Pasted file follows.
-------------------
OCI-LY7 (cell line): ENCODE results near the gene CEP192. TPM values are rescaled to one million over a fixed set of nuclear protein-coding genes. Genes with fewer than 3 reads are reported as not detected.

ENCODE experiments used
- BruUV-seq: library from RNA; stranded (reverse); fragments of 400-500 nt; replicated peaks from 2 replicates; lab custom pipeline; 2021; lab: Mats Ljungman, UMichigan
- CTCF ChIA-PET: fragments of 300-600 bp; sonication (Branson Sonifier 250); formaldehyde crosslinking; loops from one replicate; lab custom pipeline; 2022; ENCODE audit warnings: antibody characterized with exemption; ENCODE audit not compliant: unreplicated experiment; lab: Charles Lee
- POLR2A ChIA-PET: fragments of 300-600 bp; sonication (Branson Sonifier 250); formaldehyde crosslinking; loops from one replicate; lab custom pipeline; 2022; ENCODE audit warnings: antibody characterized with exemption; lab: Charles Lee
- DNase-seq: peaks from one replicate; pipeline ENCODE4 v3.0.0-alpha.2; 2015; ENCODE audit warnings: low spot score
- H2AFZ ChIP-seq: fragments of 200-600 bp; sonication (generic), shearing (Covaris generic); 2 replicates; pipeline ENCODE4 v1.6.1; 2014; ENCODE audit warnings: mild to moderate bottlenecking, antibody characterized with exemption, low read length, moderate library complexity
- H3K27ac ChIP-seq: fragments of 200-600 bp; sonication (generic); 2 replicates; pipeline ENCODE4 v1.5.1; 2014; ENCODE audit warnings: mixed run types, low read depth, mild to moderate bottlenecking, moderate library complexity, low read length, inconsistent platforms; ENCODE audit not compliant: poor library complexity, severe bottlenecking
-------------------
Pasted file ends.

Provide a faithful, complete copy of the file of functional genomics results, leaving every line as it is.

OCI-LY7 (cell line): ENCODE results near the gene CEP192. TPM values are rescaled to one million over a fixed set of nuclear protein-coding genes. Genes with fewer than 3 reads are reported as not detected.

ENCODE experiments used
- BruUV-seq: library from RNA; stranded (reverse); fragments of 400-500 nt; replicated peaks from 2 replicates; lab custom pipeline; 2021; lab: Mats Ljungman, UMichigan
- CTCF ChIA-PET: fragments of 300-600 bp; sonication (Branson Sonifier 250); formaldehyde crosslinking; loops from one replicate; lab custom pipeline; 2022; ENCODE audit warnings: antibody characterized with exemption; ENCODE audit not compliant: unreplicated experiment; lab: Charles Lee
- POLR2A ChIA-PET: fragments of 300-600 bp; sonication (Branson Sonifier 250); formaldehyde crosslinking; loops from one replicate; lab custom pipeline; 2022; ENCODE audit warnings: antibody characterized with exemption; lab: Charles Lee
- DNase-seq: peaks from one replicate; pipeline ENCODE4 v3.0.0-alpha.2; 2015; ENCODE audit warnings: low spot score
- H2AFZ ChIP-seq: fragments of 200-600 bp; sonication (generic), shearing (Covaris generic); 2 replicates; pipeline ENCODE4 v1.6.1; 2014; ENCODE audit warnings: mild to moderate bottlenecking, antibody characterized with exemption, low read length, moderate library complexity
- H3K27ac ChIP-seq: fragments of 200-600 bp; sonication (generic); 2 replicates; pipeline ENCODE4 v1.5.1; 2014; ENCODE audit warnings: mixed run types, low read depth, mild to moderate bottlenecking, moderate library complexity, low read length, inconsistent platforms; ENCODE audit not compliant: poor library complexity, severe bottlenecking